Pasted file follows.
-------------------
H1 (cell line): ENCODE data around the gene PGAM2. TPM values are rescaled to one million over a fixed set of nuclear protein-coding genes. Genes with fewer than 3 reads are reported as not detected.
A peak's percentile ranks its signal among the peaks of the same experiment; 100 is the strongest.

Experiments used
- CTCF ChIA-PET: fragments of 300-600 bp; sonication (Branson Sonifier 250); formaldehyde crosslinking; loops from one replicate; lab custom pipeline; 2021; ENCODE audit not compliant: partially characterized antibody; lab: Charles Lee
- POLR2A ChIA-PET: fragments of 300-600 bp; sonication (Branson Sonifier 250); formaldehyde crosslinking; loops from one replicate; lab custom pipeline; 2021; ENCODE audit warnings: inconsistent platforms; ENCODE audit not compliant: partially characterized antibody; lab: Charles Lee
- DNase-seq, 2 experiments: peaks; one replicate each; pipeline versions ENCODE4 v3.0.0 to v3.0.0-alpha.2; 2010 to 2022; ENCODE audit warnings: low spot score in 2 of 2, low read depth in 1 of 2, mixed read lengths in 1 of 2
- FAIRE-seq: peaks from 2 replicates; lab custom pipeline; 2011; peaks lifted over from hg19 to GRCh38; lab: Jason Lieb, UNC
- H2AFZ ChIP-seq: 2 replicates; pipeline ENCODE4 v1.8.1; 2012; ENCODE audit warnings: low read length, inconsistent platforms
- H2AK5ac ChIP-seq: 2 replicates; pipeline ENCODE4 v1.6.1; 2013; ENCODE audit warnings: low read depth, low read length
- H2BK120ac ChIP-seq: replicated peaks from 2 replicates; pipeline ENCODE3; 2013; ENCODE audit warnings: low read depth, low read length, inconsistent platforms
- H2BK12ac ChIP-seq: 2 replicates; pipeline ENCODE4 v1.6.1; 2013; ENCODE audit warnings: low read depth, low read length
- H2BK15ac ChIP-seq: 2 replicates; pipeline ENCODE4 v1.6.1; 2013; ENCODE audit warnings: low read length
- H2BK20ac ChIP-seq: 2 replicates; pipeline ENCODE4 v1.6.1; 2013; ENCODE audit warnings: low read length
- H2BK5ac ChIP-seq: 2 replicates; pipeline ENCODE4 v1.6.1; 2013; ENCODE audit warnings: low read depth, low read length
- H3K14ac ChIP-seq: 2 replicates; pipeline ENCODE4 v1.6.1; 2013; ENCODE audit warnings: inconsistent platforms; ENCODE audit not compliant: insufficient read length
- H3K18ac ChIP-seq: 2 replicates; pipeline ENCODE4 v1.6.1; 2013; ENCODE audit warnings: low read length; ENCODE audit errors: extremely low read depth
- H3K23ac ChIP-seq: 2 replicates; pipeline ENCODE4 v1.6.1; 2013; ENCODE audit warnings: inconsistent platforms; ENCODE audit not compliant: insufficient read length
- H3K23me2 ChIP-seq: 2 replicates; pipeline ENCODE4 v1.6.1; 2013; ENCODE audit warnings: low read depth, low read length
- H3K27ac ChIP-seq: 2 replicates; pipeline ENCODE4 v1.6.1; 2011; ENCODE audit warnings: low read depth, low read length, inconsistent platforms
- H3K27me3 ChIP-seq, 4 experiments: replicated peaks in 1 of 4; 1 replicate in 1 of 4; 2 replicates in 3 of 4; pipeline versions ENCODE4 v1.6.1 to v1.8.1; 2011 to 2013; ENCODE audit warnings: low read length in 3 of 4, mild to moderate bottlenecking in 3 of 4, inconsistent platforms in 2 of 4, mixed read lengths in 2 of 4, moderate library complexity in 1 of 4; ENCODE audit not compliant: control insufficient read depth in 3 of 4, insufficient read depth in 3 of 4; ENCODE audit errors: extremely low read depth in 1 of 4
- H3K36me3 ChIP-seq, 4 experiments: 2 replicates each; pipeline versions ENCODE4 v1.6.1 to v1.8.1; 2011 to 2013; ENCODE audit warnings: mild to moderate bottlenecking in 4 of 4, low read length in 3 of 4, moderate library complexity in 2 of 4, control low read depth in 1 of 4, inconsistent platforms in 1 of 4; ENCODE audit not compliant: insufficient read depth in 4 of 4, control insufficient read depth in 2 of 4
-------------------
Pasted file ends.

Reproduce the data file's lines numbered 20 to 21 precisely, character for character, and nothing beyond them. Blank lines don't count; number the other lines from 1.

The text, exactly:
- H3K27me3 ChIP-seq, 4 experiments: replicated peaks in 1 of 4; 1 replicate in 1 of 4; 2 replicates in 3 of 4; pipeline versions ENCODE4 v1.6.1 to v1.8.1; 2011 to 2013; ENCODE audit warnings: low read length in 3 of 4, mild to moderate bottlenecking in 3 of 4, inconsistent platforms in 2 of 4, mixed read lengths in 2 of 4, moderate library complexity in 1 of 4; ENCODE audit not compliant: control insufficient read depth in 3 of 4, insufficient read depth in 3 of 4; ENCODE audit errors: extremely low read depth in 1 of 4
- H3K36me3 ChIP-seq, 4 experiments: 2 replicates each; pipeline versions ENCODE4 v1.6.1 to v1.8.1; 2011 to 2013; ENCODE audit warnings: mild to moderate bottlenecking in 4 of 4, low read length in 3 of 4, moderate library complexity in 2 of 4, control low read depth in 1 of 4, inconsistent platforms in 1 of 4; ENCODE audit not compliant: insufficient read depth in 4 of 4, control insufficient read depth in 2 of 4